Did you know that the most major stock indices, such as those that are followed by the Thrift Savings Plan in the C, S and I Funds, are capitalization weighted? That means that the greater the value of the company’s outstanding shares of stock (market capitalization), the more of the index that particular stock takes up. In other words, larger companies make up a larger share of the investments.
One would determine the capitalization of a particular stock by multiplying the share price of a particular stock by the value of shares outstanding. Market cap weighting especially affects indexes that contain extremely large companies.
For example, it would affect the large-cap C Fund more than the small to mid-cap S Fund. One major exception to capitalization weighting can be found in the Dow Jones Industrial Average, which is price weighted (including an equal number of shares for each of the 30 companies that make it up).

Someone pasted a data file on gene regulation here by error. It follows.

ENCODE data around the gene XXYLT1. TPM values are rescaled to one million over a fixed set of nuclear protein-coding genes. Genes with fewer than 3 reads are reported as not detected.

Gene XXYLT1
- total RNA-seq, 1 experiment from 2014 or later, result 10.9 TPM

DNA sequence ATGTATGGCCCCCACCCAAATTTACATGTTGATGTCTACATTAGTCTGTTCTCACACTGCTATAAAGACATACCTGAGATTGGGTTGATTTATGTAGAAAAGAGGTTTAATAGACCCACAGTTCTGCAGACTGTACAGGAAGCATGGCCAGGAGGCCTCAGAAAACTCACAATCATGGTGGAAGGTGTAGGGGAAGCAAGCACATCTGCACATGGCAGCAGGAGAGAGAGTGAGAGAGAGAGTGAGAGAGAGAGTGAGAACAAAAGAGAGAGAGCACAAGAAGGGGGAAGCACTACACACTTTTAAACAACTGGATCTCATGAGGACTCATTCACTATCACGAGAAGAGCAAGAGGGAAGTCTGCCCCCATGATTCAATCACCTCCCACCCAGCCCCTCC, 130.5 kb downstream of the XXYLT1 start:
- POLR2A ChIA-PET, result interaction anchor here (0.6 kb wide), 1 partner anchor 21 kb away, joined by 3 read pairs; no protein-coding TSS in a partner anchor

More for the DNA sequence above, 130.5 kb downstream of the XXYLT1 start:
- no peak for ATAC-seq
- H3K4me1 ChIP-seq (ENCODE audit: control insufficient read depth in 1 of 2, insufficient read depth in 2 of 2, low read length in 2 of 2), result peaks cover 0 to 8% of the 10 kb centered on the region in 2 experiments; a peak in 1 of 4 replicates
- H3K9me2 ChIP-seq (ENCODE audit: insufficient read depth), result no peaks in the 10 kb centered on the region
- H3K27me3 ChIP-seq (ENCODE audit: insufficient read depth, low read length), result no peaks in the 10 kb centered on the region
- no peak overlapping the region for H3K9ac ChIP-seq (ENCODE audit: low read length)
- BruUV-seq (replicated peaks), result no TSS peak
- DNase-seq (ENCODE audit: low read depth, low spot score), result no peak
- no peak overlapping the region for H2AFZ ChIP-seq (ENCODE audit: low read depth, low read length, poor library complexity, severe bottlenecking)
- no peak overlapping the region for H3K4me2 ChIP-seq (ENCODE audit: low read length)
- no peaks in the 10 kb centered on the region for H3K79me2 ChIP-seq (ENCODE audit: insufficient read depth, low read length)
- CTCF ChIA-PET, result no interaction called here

The top five companies in the S&P 500 are currently Apple (4.36 percent), Microsoft (3.59 percent), Amazon (3.13 percent), Berkshire Hathaway (1.72 percent), and Facebook (1.58 percent) – comprising almost 15 percent of the index.
Over 30 percent of the S&P is comprised of tech stocks, and a new Communication Services sector that includes Facebook and Google parent company Alphabet.
In an index that is capital weighted, changes in the market value of the larger stocks move the index more than changes in the market value of the smaller stocks. In fact, four of the FAANG stocks (Facebook, Apple, Amazon, Netflix and Google) are in the S&P 500’s top ten and the remaining one is number 32 in capitalization.
As tech and communications stocks surged in the past few months it took the index along with it, but the risk is one of chasing trends, and exposure to flight from the tech sector. By comparison, a negative trend in industrials – taken in isolation – would only impact 9.7 percent.